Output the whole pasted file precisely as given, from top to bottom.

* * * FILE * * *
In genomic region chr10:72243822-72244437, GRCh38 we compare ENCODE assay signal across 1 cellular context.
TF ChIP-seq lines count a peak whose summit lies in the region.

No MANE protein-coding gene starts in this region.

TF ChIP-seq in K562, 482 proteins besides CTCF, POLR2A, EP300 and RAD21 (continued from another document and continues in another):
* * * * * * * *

In genomic region chr10:72243822-72244437, GRCh38 we compare ENCODE assay signal across 1 cellular context.
TF ChIP-seq lines count a peak whose summit lies in the region.

No MANE protein-coding gene starts in this region.

TF ChIP-seq in K562, 482 proteins besides CTCF, POLR2A, EP300 and RAD21 (continued from another document and continues in another):